Gazing upon a Guinness World Record

CHELSEA MAPPAS

Thousands of people to attempt a Guinness World Record across Australia. Source: Wikimedia Commons

Thousands of people will attempt to break two Guinness World Records tonight. Source: Wikimedia Commons

Thousands of star enthusiasts will bask under the sky tonight in an attempt to set two Guinness World Records as part of National Science Week.

The two records include “Most People Stargazing at a Single Site” in Canberra and “Most People Stargazing Across Multiple Sites in a Country” [Australia].

Sutherland Astronomical Society Incorporated Hon. Secretary Brett McMillan said the number of sites means chances are looking good for the countrywide record.

“There are over 40 sites across Australia participating so I think the multi-site record will be easier to achieve than the individual site record in Canberra,” he said.

Although McMillan said the issue of cloud clover and rain could push back the time or potentially cancel the event.

“Weather is the main concern, a rainy night will ruin our chances, especially in the larger centres like Canberra, Sydney, Melbourne and Brisbane,” he said.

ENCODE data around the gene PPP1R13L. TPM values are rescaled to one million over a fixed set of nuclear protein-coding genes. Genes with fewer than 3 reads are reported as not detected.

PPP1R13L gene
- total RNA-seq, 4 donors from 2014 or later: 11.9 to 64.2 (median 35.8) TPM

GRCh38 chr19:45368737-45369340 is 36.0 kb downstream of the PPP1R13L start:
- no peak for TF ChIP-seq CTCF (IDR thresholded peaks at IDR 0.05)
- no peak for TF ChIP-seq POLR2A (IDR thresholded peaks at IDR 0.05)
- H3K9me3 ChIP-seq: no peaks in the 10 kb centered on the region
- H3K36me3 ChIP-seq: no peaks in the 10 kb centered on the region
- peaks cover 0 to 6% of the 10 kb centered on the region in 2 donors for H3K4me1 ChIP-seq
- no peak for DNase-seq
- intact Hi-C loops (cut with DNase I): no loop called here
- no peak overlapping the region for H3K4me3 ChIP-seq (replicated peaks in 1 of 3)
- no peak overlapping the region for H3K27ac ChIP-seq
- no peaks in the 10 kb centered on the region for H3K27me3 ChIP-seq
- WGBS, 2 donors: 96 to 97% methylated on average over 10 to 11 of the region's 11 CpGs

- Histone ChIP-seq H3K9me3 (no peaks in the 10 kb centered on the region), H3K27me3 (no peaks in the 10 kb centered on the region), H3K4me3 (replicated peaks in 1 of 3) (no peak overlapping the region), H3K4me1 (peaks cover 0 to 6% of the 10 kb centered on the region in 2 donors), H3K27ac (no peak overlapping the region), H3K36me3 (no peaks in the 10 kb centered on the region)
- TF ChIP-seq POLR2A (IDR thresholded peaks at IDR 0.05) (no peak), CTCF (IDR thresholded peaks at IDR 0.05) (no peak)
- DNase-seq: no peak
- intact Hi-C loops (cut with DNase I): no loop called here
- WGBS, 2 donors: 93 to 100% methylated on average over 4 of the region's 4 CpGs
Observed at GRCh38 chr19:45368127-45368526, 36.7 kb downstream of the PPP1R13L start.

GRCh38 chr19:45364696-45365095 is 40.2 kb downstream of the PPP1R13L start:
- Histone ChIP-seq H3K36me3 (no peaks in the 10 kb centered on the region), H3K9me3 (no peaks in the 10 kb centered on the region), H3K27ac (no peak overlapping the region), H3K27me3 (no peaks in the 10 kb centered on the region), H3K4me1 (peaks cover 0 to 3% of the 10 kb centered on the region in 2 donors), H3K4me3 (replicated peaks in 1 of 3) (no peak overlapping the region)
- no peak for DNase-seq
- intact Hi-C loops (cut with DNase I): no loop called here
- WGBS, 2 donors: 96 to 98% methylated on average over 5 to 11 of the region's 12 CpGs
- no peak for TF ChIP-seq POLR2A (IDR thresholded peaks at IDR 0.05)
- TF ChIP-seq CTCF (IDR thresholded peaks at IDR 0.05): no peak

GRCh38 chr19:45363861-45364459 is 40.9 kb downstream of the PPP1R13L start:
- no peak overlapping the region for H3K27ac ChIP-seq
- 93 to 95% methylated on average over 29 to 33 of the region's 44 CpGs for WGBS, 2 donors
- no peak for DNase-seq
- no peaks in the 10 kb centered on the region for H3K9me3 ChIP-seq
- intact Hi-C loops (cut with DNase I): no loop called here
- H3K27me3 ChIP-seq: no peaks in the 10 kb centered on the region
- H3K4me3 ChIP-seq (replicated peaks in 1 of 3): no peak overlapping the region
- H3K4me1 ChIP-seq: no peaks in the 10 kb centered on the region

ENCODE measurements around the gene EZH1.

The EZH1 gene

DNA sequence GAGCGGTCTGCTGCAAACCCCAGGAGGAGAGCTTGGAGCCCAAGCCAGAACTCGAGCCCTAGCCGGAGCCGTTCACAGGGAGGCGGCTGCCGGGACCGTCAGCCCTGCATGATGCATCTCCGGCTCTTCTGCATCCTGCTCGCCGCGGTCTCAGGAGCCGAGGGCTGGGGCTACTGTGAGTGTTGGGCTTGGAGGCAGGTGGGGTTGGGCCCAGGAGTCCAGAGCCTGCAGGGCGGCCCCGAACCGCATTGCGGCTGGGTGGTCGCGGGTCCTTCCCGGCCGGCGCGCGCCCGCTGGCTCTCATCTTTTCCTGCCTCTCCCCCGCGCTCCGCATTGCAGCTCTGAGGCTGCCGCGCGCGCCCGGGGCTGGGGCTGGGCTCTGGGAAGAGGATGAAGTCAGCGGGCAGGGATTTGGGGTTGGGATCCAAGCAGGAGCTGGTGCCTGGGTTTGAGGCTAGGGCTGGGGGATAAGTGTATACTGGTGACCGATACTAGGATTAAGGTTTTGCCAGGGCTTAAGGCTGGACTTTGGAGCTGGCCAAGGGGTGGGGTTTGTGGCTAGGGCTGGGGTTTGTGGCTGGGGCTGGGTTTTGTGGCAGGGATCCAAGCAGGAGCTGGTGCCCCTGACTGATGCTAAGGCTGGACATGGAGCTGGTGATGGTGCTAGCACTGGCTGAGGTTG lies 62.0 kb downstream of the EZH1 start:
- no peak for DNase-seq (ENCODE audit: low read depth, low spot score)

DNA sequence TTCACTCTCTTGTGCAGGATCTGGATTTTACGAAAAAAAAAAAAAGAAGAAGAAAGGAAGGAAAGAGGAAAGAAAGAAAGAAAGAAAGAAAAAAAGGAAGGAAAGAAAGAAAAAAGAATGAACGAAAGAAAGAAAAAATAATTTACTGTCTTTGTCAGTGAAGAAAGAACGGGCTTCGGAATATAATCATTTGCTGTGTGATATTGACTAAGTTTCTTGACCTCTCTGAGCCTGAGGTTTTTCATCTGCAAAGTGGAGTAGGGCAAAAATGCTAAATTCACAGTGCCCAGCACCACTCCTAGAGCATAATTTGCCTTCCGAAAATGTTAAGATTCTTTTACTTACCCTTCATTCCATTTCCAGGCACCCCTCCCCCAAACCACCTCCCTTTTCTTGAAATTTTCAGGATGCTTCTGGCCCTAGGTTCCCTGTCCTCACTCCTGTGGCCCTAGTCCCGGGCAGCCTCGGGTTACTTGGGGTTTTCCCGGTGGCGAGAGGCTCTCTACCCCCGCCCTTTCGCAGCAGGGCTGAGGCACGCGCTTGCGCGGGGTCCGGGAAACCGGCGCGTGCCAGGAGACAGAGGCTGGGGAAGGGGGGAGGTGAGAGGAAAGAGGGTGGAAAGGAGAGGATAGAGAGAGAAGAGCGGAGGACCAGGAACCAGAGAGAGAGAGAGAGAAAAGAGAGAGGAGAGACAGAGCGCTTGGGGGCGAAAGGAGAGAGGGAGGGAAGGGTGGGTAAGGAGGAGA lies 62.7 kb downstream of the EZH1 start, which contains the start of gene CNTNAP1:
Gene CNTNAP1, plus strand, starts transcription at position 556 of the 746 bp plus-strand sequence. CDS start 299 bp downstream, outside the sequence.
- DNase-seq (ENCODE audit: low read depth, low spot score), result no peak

“Scheduled starting time… may be adjusted on the night by the national organisers depending on weather conditions in various other cities.”

Macarthur Astronomical Society (MAS) President Tony Law believes the sheer number of telescopes provide a good chance of success.

“MAS is involved in the national event and it seems around 10,000 telescopes are going to be out there… that will smash the record,” he said.

“I understand there is every confidence that Canberra will reach the single site target.”

Teacher Alison McGregor who is hosting a site in Victoria said the event is also a special opportunity to appreciate learning.

“I really enjoy witnessing students share their scientific knowledge with others, it makes me proud,” she said.

“There is also something special about sharing a learning experience with somebody.”

McGregor encourages everyone to engage in Science Week and explore not only the universe but their minds.

“Science means knowledge… We need to explore further, expand our hopes and broaden our view of all possibilities; exploring further into our universe is definitely one way to achieve this aim,” she said.

To find out how you can be part of the records visit http://rsaa.anu.edu.au/world-record-stargazing

Comments

  1. Reblogged this on cmappas.

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